Pontella Mason is one of Baltimore’s unsung visual artists. He has created murals for the Anacostia Community Museum, former President Jimmy Carter, and several other public organisations. His murals depict African American life and the diaspora. In 1999, he created the extensive mural Ancestral Roots, which depicts the antislavery heroes Harriet Tubman, Sojourner Truth, and Frederick Douglass, as well as Martin Luther King Jr., Malcolm X, Muhammad Ali, Notorious B.I.G., Tupac, Shirley Chisholm, and Marcus Garvey.
In 2005, an anonymous artist painted a mural in Los Angeles that depicted many heroes of African American history. The faces of antislavery leaders Sojourner Truth and Frederick Douglass, alongside Muhammad Ali, Martin Luther King Jr., Malcolm X and Rosa Parks, lined the street. By 2015, the building had fallen into disrepair and the mural had been destroyed.
In 1970, a group of seven black UCLA art students created a mural titled The Black Experience on the first floor of the Ackerman Student Union building. The mural, which measures 10 feet by 27 feet, was obscured for 20 years by a false wall erected in front of it during building renovations in 1992. Then in 2013, the mural was restored. “It was important in 1970, as it is today, to address issues of racial disparity on the UCLA campus,” one of the artists, Helen Singleton said. “Our mission in creating ‘The Black Experience’ mural was to expand and enhance that effort with a visual representation of the history and experience of African Americans in the United States.” The seven art students, Helen Singleton, Marian Brown, Neville Garrick, Andrea Hill, Jane Staulz, Joanne Stewart and Michael Taylor, are all depicted in the mural, alongside silk-screened graphics of the antislavery leaders Frederick Douglass and Harriet Tubman, alongside Martin Luther King Jr., Malcolm X, Bobby Seale, Huey P. Newton, Muhammad Ali, and Angela Davis. “We learned a lot about our history by exploring what images to use,” said Garrick, who was a freshman from Jamaica when he participated in the art project. In 2012, the effort to uncover the mural gained momentum after members of the Afrikan Student Union brought the mural to the attention of the Associated Students UCLA board of directors. At the unveiling in 2013, both Singleton and Garrick were guests of honour, along with activist Angela Davis.
Titled A Man and His Struggles, this mural by Magic Fingers is in the Oak Park area of Chicago and depicts the first African American mayor of the city, Harold Washington, alongside Martin Luther King Jr., Jesse Jackson, and the antislavery leader Frederick Douglass. In 2016, artists updated the mural, to add the Pan-African flag along its bottom edge.
The Wall of Respect was the first exterior African American mural in the United States. Painted by OBAC (Organisation of Black American Culture), it underwent three main phases, as shown throughout the photographs here. Its creation was an inclusive process, asking local residents to decide which black heroes should be included in the mural. This was an integral step in the mural-making process because “any muralist who’s doing anything of a thoughtful nature should always have an input from the community,” artist Bill Walker observed. “You can’t do things that make people think they’re not a part of things.” Compiling a newsletter and consulting local militant street gangs, OBAC wrote a list of historic and contemporaneous figures to be memorialised on the wall, before waiting for their approval. “The militant [members of the community] were the ones that defined who would go on the wall and who would not,” artist Eugene Eda Wade remembers in a 2017 oral history interview. The choices were figures from the past and present who “charted their own course” through life and “did not compromise their humanity,” including the antislavery leader Nathaniel Turner, as well as James Brown, James Baldwin, Thelonious Monk, Malcolm X, Nina Simone, Claudia McNeil, Stokely Carmichael, H. Rap Brown, Elijah Muhammad, Gwendolyn Brooks and Muhammad Ali. By celebrating radical black heroes of the past and present, the mural became a site of black cultural heritage and an unofficial landmark on Chicago’s southside. It also catalysed a national mural movement, with more than 300 murals painted in Chicago alone over the next few decades. In 1971, the mural was destroyed in a fire.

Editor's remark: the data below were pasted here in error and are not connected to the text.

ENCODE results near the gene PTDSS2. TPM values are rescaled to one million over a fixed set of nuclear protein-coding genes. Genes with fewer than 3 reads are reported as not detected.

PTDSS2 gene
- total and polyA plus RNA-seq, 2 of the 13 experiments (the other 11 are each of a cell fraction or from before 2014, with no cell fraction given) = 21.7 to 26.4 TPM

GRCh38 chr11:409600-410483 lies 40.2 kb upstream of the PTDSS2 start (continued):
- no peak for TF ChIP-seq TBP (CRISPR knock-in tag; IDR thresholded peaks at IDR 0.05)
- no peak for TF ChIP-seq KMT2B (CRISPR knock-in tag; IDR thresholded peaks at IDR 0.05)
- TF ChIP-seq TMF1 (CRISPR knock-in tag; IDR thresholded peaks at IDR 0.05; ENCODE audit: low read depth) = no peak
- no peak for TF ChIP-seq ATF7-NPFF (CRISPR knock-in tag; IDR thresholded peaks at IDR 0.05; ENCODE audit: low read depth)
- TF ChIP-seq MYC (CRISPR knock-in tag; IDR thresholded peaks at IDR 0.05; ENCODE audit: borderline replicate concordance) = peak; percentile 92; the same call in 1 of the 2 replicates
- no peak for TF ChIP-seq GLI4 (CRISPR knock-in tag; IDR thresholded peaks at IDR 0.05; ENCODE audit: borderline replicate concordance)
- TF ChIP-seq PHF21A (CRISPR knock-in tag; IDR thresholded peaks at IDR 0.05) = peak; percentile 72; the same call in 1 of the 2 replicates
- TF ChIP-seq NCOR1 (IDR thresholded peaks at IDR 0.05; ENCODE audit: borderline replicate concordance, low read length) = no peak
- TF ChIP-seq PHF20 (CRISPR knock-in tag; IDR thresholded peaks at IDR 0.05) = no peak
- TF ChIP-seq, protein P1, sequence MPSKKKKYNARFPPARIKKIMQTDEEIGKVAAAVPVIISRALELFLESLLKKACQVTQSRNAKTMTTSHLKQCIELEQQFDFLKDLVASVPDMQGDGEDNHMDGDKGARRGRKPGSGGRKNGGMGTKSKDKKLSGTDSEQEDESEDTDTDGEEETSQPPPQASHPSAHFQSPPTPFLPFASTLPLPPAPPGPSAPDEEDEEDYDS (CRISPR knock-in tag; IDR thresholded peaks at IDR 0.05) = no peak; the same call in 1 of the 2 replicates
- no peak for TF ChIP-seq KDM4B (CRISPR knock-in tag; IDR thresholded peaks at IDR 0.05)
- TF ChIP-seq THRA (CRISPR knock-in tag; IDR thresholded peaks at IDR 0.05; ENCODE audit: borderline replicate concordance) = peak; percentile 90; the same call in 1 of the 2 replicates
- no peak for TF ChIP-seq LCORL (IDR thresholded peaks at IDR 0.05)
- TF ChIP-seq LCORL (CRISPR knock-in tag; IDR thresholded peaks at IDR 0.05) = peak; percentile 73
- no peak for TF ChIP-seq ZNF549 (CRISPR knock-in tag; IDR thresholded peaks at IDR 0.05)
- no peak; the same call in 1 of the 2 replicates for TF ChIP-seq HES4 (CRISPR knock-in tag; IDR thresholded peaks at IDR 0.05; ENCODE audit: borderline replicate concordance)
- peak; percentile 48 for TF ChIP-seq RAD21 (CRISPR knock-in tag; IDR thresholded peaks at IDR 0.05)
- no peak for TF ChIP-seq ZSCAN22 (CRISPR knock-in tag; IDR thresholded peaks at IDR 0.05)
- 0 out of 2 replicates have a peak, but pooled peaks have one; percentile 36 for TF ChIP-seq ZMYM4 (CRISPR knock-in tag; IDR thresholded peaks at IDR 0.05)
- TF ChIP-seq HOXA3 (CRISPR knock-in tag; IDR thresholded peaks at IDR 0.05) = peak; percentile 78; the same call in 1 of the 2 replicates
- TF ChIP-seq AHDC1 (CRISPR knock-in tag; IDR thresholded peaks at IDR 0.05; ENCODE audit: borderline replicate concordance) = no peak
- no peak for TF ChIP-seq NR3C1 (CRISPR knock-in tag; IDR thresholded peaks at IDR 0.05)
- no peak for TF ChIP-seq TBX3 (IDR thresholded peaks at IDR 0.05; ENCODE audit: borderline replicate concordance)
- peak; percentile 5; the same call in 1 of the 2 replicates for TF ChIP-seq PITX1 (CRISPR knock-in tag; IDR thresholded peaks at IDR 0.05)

In 1968, after the success of Chicago’s Wall of Respect in 1967, muralist Leroy White painted Wall of Respect/Up You Mighty Race in St. Louis, Missouri. The mural was self-sponsored. After seeing Chicago’s Wall of Respect in Ebony, muralists in St. Louis were inspired to create public art in the Carr Square area of the city. The mural was completed by a coalition of individuals from civil rights groups, including CORE, ACTION, and the Zulu 1200s. It displayed a pantheon of black heroes, including the antislavery leaders Frederick Douglass, Malcolm X, Martin Luther King Jr., and Marcus Garvey. The mural quickly became a hub of black activism—bringing together artists, performers and political figures in a series of concerts and rallies at the site. But it was vandalised during the 1970s, and its building was razed in the 1980s.
Borrowing its name from the 1967 “Wall of Respect” of Chiacgo, muralists Ashanti Johnson, Nathan Hoskins and Verna Parks installed their own public artwork in Atlanta. The abolitionist Frederick Douglass is alongside Martin Luther King Jr., Malcolm X and W.E.B. Du Bois, with the North Star between them. Angela Davis and Muhammad Ali are also present. The mural was destroyed in 2007.